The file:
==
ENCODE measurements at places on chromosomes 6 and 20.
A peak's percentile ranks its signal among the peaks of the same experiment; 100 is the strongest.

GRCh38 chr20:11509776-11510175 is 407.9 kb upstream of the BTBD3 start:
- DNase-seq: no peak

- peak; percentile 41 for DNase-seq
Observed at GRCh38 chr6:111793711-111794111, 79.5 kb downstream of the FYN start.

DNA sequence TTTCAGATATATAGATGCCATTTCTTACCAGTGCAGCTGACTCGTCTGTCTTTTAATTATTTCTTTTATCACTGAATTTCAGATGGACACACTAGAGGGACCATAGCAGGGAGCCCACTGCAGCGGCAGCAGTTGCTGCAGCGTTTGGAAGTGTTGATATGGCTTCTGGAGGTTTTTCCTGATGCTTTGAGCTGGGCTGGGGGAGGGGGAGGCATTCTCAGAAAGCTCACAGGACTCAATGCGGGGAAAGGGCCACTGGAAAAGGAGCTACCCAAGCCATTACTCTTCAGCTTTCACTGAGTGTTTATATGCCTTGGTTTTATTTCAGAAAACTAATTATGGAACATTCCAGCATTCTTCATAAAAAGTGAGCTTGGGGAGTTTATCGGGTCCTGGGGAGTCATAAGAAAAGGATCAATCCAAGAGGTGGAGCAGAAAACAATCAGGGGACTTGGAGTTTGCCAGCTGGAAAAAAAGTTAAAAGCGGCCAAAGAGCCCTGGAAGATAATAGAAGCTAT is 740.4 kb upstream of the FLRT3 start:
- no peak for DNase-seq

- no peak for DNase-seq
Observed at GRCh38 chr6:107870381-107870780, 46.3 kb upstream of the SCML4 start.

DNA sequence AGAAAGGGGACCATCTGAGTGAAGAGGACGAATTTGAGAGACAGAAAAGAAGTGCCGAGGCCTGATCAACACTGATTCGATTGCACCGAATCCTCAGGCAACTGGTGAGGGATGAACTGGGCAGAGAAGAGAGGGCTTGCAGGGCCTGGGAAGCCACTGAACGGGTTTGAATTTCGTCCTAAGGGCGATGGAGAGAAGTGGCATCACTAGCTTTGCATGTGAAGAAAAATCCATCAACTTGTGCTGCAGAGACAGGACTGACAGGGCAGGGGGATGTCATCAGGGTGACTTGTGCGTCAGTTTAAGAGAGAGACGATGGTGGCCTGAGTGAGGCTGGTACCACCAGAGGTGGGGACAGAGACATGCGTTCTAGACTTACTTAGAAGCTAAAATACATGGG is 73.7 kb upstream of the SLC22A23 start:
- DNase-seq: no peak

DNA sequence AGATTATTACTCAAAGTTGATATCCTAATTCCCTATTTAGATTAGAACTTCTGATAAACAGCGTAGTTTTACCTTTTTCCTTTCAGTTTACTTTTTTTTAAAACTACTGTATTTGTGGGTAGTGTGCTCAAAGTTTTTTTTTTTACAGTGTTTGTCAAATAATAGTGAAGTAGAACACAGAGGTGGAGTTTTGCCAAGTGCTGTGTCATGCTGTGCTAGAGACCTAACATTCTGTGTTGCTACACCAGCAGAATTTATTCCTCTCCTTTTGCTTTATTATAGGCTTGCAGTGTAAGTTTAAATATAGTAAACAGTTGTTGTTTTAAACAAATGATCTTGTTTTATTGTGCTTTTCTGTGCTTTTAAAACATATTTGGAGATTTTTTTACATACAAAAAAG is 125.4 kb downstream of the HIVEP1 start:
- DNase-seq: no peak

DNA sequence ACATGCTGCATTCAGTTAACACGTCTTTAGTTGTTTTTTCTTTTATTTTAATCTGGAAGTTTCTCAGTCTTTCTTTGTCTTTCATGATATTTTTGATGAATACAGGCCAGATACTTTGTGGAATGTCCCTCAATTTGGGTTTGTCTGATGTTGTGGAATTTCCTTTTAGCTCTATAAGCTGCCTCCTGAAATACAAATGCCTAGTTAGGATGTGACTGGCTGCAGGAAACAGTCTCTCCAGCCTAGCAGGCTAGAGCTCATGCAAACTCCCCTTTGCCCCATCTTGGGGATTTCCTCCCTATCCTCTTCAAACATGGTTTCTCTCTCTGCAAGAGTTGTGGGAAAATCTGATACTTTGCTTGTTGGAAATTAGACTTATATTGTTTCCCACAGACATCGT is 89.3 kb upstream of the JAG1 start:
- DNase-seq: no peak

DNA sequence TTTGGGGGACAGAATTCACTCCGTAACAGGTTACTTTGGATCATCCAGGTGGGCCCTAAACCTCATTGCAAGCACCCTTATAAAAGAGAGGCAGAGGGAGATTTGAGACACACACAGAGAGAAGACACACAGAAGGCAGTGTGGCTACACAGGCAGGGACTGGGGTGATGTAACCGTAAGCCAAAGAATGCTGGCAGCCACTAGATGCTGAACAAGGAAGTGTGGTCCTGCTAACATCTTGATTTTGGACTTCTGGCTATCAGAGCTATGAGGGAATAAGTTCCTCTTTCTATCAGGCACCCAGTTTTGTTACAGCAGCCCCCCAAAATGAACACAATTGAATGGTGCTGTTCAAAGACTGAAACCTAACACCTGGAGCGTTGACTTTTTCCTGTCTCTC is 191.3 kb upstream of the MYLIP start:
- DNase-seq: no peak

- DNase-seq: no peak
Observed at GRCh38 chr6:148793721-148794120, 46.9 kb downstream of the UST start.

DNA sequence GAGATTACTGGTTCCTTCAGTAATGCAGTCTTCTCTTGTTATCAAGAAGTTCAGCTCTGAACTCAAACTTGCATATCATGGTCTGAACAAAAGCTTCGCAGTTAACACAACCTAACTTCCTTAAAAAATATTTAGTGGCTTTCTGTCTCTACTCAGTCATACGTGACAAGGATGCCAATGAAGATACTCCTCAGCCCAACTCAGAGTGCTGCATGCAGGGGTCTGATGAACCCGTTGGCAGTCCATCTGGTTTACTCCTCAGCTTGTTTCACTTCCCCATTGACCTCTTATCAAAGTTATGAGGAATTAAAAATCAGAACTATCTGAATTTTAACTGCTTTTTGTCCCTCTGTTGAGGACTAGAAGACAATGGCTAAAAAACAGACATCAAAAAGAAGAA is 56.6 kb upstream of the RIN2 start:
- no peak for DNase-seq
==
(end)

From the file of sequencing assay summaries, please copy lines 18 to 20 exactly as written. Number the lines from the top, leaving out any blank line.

- DNase-seq: no peak

- DNase-seq: no peak
Observed at GRCh38 chr6:148793721-148794120, 46.9 kb downstream of the UST start.